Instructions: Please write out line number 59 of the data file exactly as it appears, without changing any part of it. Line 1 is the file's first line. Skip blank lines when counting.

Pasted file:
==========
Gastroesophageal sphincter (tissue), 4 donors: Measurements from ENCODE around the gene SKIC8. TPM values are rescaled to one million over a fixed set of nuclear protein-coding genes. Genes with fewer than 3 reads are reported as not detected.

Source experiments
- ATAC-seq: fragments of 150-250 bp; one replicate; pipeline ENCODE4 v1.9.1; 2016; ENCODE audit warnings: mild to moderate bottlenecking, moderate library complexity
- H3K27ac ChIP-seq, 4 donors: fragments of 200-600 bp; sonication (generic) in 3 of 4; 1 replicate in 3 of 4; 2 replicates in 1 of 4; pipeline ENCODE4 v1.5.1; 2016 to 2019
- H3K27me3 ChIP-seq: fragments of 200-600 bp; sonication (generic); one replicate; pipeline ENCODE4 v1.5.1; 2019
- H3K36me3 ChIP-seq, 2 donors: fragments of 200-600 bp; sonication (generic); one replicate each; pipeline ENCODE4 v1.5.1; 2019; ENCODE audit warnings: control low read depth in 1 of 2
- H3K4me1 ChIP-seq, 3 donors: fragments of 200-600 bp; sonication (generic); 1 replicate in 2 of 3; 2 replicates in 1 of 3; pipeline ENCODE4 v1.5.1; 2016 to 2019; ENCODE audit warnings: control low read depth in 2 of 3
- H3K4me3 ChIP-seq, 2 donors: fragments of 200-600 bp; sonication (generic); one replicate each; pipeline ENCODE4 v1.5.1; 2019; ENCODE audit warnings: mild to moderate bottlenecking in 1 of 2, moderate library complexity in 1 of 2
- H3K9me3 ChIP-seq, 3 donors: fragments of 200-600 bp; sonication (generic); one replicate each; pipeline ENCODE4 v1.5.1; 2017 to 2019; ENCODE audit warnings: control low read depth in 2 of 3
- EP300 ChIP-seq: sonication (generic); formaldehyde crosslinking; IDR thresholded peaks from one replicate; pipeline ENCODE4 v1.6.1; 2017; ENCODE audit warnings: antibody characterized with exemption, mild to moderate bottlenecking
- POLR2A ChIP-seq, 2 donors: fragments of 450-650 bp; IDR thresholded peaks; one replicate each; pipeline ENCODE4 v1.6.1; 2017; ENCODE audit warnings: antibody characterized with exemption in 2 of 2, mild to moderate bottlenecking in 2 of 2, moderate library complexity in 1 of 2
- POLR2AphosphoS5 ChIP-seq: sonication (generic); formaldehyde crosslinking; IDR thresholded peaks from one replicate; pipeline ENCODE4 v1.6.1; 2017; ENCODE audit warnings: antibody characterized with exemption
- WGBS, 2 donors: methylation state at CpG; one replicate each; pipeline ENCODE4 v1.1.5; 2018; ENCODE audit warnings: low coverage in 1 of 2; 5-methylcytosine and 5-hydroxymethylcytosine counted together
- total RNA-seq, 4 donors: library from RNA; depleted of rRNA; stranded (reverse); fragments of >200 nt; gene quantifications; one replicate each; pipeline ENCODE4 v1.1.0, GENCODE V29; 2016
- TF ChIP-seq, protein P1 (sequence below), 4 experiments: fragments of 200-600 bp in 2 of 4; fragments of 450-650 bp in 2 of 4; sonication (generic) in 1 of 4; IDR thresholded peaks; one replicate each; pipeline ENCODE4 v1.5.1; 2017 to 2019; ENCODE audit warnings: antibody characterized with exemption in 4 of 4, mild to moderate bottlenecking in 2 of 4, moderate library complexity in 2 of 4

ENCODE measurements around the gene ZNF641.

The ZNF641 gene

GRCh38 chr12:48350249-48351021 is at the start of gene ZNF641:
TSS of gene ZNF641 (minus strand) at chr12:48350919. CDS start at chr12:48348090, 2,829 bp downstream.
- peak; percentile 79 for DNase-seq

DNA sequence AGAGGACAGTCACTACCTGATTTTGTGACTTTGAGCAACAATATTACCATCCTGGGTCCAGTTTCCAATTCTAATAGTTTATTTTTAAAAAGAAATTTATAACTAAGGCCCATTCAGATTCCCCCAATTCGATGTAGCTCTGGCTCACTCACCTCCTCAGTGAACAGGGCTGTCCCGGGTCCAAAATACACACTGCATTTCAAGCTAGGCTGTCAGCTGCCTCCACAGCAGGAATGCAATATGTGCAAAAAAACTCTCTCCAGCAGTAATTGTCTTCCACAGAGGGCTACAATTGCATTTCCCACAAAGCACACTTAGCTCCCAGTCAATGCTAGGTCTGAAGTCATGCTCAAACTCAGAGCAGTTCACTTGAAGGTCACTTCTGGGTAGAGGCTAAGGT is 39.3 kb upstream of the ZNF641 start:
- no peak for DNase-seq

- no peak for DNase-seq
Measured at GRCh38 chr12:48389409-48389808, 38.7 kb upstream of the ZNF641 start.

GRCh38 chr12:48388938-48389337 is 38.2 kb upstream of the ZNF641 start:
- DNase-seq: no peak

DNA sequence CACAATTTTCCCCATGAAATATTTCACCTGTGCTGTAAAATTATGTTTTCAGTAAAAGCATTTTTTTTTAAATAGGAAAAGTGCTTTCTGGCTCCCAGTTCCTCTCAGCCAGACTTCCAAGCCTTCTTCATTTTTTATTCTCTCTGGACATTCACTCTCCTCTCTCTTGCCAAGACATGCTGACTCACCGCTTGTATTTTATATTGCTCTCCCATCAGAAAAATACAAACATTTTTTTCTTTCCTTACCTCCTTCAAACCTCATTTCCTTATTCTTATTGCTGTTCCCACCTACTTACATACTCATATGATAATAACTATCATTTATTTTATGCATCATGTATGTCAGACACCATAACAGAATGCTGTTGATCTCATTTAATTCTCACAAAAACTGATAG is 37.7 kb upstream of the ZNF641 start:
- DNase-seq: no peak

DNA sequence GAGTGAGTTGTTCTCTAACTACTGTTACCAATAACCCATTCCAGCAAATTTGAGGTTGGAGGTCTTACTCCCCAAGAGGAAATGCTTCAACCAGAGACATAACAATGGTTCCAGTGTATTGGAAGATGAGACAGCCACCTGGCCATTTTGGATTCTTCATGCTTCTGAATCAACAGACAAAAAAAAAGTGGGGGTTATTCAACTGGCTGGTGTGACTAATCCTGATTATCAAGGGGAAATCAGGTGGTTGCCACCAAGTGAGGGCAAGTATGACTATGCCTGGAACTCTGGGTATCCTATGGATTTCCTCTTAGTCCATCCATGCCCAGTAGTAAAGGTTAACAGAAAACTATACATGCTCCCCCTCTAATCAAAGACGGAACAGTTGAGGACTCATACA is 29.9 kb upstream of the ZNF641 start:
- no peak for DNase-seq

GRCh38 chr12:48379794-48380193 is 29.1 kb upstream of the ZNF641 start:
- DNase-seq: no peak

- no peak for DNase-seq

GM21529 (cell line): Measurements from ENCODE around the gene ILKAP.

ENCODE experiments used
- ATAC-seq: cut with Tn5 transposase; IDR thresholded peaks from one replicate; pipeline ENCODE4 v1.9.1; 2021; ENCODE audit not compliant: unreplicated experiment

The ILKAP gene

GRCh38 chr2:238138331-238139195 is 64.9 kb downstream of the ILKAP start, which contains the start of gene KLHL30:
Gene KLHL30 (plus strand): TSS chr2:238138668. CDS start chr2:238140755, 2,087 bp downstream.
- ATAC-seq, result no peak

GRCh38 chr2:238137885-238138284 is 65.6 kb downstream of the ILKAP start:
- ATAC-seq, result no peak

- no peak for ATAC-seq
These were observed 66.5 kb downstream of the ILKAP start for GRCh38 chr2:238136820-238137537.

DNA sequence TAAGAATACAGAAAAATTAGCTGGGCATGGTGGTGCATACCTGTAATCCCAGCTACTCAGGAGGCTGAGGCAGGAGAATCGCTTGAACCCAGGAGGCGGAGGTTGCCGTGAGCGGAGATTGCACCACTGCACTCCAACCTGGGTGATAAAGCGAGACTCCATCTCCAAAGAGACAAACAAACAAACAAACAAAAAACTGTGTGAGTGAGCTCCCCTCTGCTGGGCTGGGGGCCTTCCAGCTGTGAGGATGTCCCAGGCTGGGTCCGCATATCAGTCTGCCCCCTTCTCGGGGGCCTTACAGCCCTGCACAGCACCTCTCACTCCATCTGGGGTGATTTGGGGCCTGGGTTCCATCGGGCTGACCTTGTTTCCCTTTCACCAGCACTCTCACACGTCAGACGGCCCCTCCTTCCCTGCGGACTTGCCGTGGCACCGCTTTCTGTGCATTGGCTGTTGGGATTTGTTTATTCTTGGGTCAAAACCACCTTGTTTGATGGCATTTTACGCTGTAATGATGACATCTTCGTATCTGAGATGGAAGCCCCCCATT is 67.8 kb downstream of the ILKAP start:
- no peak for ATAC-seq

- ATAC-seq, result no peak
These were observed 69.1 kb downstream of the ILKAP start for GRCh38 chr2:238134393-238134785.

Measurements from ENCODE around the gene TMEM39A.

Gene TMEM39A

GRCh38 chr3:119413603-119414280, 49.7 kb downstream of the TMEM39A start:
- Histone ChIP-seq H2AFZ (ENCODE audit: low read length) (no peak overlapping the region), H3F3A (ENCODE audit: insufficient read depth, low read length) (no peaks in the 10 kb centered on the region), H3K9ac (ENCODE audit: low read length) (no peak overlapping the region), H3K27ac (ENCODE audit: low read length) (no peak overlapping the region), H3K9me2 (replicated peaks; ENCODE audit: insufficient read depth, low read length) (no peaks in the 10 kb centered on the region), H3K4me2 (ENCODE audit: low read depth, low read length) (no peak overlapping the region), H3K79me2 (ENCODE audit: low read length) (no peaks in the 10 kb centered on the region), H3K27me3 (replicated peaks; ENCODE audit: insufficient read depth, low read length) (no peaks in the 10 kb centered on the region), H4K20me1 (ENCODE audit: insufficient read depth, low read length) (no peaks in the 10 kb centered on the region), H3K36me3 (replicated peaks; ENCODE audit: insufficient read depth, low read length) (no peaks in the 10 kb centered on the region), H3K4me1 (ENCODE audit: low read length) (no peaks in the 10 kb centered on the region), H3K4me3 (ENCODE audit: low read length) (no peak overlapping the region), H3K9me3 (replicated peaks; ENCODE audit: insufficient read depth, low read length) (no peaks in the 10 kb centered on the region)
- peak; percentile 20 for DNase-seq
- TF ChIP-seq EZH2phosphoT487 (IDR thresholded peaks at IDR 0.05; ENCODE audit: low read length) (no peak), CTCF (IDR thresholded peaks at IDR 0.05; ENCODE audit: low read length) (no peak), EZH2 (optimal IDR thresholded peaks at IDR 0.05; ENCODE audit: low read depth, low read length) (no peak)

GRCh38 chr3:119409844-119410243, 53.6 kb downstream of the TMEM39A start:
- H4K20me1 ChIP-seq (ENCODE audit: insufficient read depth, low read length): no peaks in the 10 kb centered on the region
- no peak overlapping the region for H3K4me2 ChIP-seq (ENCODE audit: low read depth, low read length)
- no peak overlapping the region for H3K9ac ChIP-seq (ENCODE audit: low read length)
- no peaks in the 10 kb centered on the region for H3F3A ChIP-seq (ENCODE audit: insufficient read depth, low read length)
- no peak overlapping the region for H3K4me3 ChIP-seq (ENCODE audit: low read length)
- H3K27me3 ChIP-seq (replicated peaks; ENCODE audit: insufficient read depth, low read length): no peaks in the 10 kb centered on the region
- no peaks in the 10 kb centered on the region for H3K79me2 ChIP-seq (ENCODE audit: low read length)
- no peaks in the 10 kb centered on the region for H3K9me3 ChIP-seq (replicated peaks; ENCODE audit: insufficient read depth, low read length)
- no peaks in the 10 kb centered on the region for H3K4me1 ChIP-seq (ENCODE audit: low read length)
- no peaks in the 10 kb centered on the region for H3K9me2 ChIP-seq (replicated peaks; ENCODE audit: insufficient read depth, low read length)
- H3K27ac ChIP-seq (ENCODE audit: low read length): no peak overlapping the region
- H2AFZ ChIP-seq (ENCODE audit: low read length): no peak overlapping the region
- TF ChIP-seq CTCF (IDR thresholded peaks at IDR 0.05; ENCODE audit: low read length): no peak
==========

- no peaks in the 10 kb centered on the region for H3F3A ChIP-seq (ENCODE audit: insufficient read depth, low read length)